Judges were still conducting a "needs study," whatever that is, for the new courthouse. A registered architect flatly told council twice (3/8/01 & 5/21/01) that he wouldn't have the realistic cost estimates required by law until after this was done. Makes sense. You don't know what something costs until you know what you need.

Though they had no cost estimates, both Court Administrator James N. Onembo and President Judge Robert Freedberg insisted the project be funded and promised repeatedly there would be no cost overruns. I can still hear Freedberg's words, which were transcribed: "Give us $42 million and we'll come in at that or under." County Council gave Freedberg what he wanted. My second DCED challenge was rejected because the county actually filled out an affidavit with realistic cost estimates the architect himself said could not be provided.

When the debt service on this bond required the county to raise taxes 70% in two years and eliminate over 100 county positions, the judges did not stir from their teak coffins. But when it became apparent the prison was going to cost more than the $22.7 million allotted, and some council members merely suggested that perhaps the court could forego some of the more luxurious items, like the marble floors or wind sensitive fountains, the judges paraded before council en masse. President Judge Freedberg was furious that anyone would dare suggest a dime be trimmed. "I didn't expect to have to be here," he imperiously asserted. Council quickly backed down. Freedberg didn't even have to wear his black dress.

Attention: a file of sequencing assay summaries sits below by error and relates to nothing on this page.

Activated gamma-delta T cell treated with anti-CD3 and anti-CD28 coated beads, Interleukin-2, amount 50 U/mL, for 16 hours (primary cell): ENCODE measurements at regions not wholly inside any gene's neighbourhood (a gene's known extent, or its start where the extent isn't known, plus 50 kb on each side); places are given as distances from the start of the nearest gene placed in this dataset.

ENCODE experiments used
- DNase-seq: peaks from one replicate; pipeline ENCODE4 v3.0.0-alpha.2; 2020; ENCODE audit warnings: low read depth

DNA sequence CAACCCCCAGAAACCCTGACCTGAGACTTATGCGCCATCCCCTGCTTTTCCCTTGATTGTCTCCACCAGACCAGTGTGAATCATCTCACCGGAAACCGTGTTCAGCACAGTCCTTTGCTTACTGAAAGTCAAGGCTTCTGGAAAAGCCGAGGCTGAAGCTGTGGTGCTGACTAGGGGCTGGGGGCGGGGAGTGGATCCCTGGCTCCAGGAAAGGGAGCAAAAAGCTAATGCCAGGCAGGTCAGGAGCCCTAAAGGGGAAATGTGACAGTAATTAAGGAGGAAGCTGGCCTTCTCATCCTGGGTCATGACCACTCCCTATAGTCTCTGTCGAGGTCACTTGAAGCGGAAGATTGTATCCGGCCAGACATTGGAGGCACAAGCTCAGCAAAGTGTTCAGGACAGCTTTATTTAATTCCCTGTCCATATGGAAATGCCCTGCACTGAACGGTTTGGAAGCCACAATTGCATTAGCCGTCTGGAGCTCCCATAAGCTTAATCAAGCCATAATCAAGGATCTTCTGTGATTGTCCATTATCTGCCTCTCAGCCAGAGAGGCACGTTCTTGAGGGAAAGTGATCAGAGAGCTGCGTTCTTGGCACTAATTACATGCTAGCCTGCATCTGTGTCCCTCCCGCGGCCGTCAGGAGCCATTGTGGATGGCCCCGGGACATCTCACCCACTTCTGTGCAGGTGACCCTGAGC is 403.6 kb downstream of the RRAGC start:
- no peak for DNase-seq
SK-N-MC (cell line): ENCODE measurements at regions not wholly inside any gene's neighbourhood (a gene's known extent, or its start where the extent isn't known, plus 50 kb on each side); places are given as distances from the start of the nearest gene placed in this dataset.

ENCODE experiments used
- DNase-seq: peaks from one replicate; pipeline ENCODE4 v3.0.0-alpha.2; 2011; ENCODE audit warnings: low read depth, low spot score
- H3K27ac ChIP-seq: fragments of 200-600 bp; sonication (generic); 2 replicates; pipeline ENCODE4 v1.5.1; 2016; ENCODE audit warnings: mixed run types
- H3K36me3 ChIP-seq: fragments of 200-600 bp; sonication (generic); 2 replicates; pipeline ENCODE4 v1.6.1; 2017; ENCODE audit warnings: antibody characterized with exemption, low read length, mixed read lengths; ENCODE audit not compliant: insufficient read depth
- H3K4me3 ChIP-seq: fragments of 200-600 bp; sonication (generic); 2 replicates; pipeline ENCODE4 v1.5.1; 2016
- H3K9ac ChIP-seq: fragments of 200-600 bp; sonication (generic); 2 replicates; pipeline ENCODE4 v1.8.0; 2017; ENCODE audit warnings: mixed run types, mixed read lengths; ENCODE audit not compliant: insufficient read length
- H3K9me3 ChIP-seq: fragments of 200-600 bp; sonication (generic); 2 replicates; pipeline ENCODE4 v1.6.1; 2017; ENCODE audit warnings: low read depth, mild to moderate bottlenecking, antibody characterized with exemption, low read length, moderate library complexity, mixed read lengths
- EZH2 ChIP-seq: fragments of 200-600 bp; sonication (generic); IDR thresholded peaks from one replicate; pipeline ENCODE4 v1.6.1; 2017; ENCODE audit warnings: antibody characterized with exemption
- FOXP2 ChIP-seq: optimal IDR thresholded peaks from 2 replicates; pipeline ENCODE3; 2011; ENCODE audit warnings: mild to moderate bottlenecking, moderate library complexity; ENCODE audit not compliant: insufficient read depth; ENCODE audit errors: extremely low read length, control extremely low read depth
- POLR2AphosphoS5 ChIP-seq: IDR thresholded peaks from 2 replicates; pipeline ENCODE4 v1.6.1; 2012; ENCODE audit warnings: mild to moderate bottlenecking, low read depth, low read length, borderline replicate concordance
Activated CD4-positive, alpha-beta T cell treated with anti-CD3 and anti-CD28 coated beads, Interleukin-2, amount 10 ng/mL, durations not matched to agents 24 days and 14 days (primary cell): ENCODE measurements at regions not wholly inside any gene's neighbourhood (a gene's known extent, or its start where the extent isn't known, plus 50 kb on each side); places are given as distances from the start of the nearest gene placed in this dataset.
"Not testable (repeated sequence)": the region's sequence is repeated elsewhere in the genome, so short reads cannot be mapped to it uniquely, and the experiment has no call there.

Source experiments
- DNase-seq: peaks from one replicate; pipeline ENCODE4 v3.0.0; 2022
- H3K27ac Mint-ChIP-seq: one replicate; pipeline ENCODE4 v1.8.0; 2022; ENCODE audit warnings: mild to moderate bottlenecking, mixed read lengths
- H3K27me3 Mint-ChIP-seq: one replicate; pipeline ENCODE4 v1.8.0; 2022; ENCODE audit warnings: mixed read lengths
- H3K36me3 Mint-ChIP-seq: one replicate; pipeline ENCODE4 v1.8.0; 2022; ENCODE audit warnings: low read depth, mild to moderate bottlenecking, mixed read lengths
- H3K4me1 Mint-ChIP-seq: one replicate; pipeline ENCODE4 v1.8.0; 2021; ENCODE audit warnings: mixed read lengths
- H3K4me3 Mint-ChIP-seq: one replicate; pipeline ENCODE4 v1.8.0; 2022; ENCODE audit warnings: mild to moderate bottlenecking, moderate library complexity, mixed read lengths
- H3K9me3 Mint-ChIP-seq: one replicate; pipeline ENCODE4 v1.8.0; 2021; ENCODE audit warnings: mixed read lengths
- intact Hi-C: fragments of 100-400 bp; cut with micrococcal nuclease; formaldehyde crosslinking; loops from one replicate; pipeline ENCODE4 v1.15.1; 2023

But as it happens, the architect was right. And guess what? The project is now at least $3 million over budget. The county could make up the deficit by using $2 million left over from a Bethlehem road project, but a majority of council is inclined to let Bethlehem use this money for yet another road for reasons that defy logic. As a result, Stoffa may actually have to tap into Gracedale (its senior citizen home) for the dough to complete what President Judge Freedberg called a "commitment to justice." Those of us who don't wear black dresses call it a monument to judicial arrogance.